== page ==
ACCP Position Paper
Prescription of Oral Contraceptives by Licensed Pharmacists in the USA
The American College of Clinical Pharmacology® (ACCP) is pleased to announce the publication of "Prescription of Oral Contraceptives by Licensed Pharmacists in the USA" in the March 2024 issue of ACCP's The Journal of Clinical Pharmacology.
Oral contraceptives (OCs), a highly effective method of contraception if adherence is maintained, have been prescribed to women in the USA and globally for several decades. The American College of Clinical Pharmacology (ACCP) strongly recommends the enactment of an initiative that permits licensed US pharmacists to prescribe OCs on a national basis. This position of the ACCP, based on the overall safety and well-established efficacy of estrogen- and progestin-based OCs, will provide women with easy and timely access to OCs. To ensure safe and consistent implementation of this initiative, the ACCP recommends appropriate training requirements based on the US Medical Eligibility Criteria (US MEC) for contraceptive use.

Traditionally, OCs have been prescribed by non-pharmacy healthcare providers or through a physician's office. This has enabled adherence to OCs and has encouraged women to maintain routine gynecological care visits that may otherwise not occur. In addition, this practice has minimized contraindications, drug-drug interactions (DDIs), and safety issues in high-risk populations, and has enhanced face-to-face counseling on OC usage and adverse events. However, the current time and cost associated with a clinic appointment, lack of insurance, and challenges in traveling to a clinic make access to OCs difficult. This is particularly challenging for women in socio-economic strata with limited or no healthcare access. This lack of access to effective contraception leads to a high risk of unintended pregnancies. Pharmacist-prescribed access for OCs is expected to be supported by women, pharmacists, and medical organizations involved in women's health. A review of 4 observational studies compared the effectiveness and usage of OCs where access was provided through a pharmacy (either over the counter or as a prescription from the pharmacist), versus physician-based prescription access. The review concluded that there was a higher rate of continuous OC usage when the products were available through OTC or prescription by pharmacist, relative to access through a physician's office. The review also found that women generally preferred to access OCs through a pharmacy rather than through the physician's office.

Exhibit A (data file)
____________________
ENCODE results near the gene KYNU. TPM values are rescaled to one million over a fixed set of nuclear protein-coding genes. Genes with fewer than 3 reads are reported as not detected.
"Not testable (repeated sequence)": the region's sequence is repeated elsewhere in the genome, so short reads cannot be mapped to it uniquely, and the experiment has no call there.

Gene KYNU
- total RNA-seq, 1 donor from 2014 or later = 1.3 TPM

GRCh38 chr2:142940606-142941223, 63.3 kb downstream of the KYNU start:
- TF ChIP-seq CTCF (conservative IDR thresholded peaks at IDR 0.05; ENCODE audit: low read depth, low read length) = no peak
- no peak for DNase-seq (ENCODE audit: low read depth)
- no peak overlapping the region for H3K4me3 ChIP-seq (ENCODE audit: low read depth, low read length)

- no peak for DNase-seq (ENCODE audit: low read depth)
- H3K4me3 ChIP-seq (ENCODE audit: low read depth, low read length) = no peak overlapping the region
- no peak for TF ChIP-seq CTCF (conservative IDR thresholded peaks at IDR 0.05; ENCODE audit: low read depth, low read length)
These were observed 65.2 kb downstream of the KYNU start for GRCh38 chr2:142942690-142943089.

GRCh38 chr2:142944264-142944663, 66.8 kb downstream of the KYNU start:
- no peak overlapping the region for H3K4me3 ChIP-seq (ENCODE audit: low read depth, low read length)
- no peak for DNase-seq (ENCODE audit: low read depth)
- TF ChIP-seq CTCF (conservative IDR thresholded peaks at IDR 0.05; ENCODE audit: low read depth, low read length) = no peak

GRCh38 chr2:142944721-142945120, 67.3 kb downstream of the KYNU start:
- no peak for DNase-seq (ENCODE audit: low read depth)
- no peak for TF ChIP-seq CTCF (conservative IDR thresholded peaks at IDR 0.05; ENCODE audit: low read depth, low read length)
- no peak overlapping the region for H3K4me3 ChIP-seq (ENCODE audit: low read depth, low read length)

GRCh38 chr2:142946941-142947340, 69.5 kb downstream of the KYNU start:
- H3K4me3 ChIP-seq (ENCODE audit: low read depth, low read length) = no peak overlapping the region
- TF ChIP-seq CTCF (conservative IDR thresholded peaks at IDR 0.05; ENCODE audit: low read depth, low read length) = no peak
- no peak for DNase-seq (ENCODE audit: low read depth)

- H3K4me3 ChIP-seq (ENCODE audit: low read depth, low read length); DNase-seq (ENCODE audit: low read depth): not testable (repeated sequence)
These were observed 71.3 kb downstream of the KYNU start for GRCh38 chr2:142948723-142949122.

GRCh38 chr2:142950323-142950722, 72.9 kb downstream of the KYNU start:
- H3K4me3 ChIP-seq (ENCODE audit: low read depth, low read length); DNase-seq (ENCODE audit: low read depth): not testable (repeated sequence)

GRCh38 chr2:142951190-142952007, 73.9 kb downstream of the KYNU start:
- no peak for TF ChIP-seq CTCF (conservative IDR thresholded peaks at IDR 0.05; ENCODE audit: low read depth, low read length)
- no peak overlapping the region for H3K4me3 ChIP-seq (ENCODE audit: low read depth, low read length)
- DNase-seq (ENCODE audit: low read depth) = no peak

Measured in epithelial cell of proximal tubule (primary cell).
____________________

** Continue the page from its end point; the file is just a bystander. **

According to the collective knowledge available from the Centers for Disease Control and Prevention (CDC), the FDA, and the World Health Organization (WHO), as well as the reviews and published literature reports, the safety, efficacy, and benefits/risk of COCs are well understood. Prescribing COCs through pharmacy access, by licensed pharmacists, is not expected to increase the incidences of adverse events associated with COC usage.
The Position Paper appears in the The Journal of Clinical Pharmacology, March 2024, Volume 64, Issue 3.
Aarti Sawant-Basak PhD, Priyanka Ingle-Jadhav BAMS, MS, PhD, the ACCP Public Policy Committee
Pages: 283-287 First Published: 04 December 2023
ACCP is a Member-focused/Member-driven clinical pharmacology society with 
Member Benefits that enhance your professional growth. Join today!
Stay Connected